//Bahrain woman elected UN General Assembly president

Bahrain woman elected UN General Assembly president

(AP), 9 June 2006

UNITED NATIONS – A pioneering lawyer and women’s rights advocate from Bahrain has been elected UN General Assembly president, the third woman in history and the first from the Middle East ever to take the post.

Shaikha Haya Rashed Al Khalifa, the legal adviser to Bahrain’s Royal Court, was chosen for the job Thursday. She is taking over at a time of turmoil, with UN under fire from critics in the US and many of Secretary-General Kofi Annan’s proposals to reform the world body bogged down in a power battle between rich and poor nations.

Shaikha Haya’s most important job will likely involve the decision to replace Annan, whose second and last five-year term ends in December. The General Assembly traditionally rubber stamps the Security Council’s choice for UN chief, but some member states have demanded it play a greater role this year.

In a speech to the General Assembly,Shaikha Haya said that reforming the UN is vital. She urged world leaders to agree on a “comprehensive and practical strategy” to fight terrorism, and pledged to fight injustice against women around the world.

“Their suffering drives me to work with you to find suitable solutions to alleviate their pain and uphold the principles of the UN charter, which emphasizes fill respect for human rights,” Shaikha Haya said.

Shaikha Haya, who is a member of Bahrain’s royal family, will oversee the General Assembly’s yearlong 61st session, which begins with a two-week plenary meeting of the UN body in September. She takes over from Jan Eliasson of Sweden, who will turn over the gavel to her then.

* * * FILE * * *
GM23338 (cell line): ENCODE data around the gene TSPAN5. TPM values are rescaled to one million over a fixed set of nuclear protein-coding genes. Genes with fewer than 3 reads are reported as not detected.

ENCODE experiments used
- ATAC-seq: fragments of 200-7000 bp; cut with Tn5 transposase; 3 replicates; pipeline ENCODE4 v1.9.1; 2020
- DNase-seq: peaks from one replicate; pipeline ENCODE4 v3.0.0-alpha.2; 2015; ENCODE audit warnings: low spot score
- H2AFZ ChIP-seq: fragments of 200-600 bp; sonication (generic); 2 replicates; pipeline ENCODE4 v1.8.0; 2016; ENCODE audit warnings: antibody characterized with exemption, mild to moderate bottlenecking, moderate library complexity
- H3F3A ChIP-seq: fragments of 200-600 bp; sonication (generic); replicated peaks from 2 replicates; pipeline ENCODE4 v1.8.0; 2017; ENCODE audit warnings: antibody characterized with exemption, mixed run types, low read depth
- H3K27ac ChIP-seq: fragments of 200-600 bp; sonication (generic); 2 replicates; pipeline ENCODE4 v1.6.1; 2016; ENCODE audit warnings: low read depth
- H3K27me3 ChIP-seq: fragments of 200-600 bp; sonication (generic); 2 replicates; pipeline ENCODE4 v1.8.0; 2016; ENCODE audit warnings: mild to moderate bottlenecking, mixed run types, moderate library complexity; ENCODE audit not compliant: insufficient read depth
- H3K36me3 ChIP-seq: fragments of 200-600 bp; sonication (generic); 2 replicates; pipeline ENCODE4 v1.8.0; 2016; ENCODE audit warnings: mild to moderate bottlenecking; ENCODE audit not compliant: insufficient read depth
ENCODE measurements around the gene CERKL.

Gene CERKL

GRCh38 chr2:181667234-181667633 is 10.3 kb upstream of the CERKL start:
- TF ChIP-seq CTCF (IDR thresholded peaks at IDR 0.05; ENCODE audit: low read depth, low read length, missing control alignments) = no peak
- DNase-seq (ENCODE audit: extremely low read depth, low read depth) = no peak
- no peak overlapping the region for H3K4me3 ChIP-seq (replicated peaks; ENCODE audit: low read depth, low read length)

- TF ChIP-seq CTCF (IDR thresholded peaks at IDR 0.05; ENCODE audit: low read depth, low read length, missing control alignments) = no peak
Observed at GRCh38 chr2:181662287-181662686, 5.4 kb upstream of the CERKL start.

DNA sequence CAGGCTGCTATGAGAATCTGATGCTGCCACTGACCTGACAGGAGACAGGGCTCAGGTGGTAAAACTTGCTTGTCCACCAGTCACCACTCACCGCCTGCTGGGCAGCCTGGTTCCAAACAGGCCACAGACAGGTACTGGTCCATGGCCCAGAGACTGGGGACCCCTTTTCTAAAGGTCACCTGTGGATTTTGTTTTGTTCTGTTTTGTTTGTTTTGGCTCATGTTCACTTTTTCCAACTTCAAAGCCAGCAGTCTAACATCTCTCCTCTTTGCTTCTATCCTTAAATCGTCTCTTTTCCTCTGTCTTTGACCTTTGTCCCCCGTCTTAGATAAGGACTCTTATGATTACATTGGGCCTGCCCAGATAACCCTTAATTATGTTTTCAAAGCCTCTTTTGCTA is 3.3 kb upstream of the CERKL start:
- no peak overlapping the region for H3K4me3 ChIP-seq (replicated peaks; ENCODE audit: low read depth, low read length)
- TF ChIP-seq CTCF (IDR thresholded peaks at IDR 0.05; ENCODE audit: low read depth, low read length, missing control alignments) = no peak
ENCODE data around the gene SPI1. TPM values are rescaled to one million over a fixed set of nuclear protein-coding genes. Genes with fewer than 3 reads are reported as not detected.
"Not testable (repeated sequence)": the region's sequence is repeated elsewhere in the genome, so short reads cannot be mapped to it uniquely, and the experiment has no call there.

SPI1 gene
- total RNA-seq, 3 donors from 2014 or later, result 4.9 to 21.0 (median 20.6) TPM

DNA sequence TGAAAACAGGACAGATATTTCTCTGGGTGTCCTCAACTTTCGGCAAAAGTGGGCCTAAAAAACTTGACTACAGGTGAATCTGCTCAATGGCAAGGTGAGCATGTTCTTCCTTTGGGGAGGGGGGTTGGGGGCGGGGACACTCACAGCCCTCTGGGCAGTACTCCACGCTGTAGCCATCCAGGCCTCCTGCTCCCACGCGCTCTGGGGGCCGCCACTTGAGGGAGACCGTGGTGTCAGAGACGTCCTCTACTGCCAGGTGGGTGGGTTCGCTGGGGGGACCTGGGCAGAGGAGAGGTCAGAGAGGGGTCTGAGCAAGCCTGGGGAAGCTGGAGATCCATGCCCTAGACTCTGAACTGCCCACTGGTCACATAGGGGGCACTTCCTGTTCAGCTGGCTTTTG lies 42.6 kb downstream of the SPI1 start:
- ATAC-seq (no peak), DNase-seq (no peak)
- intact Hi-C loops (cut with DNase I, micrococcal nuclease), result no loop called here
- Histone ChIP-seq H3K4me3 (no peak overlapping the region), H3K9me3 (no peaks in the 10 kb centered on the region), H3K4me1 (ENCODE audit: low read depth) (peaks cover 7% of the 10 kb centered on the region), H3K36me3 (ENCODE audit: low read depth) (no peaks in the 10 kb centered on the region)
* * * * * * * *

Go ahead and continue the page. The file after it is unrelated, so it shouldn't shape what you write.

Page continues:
The General Assembly, which includes all 191 UN member states, often takes a back seat to the more powerful Security Council. Yet its president can play an important role and is often asked to help settle disputes between blocs of nations.

Eliasson, for example, oversaw negotiations to create the new UN Human Rights Council. He also intervened last week when delegates at a major HIV/AIDS conference could not agree on a document meant to spell out their strategy for fighting the virus over the next 10 years.

Shaikha Haya is the third woman to be General Assembly president in the 60-year history of the UN Liberia’s Angie E. Brooks had the job in 1969, and Vijaya Lakshmi Pandi of India presided in 1953.

“I met her yesterday and I found her quite impressive,” Annan said. “All the member states are determined to work with her and to support her, and I think she’s going to bring a new dimension to the work here.”

Shaikha Haya served as Bahrain’s ambassador to France from 2000-2004. She is one of the first two women to ever practice law in Bahrain, and has argued for greater rights for women before Islamic courts.

The post of General Assembly president goes through a regional rotation each year. Bahrain is part of the Asian group, which inherited the job from Western Europe.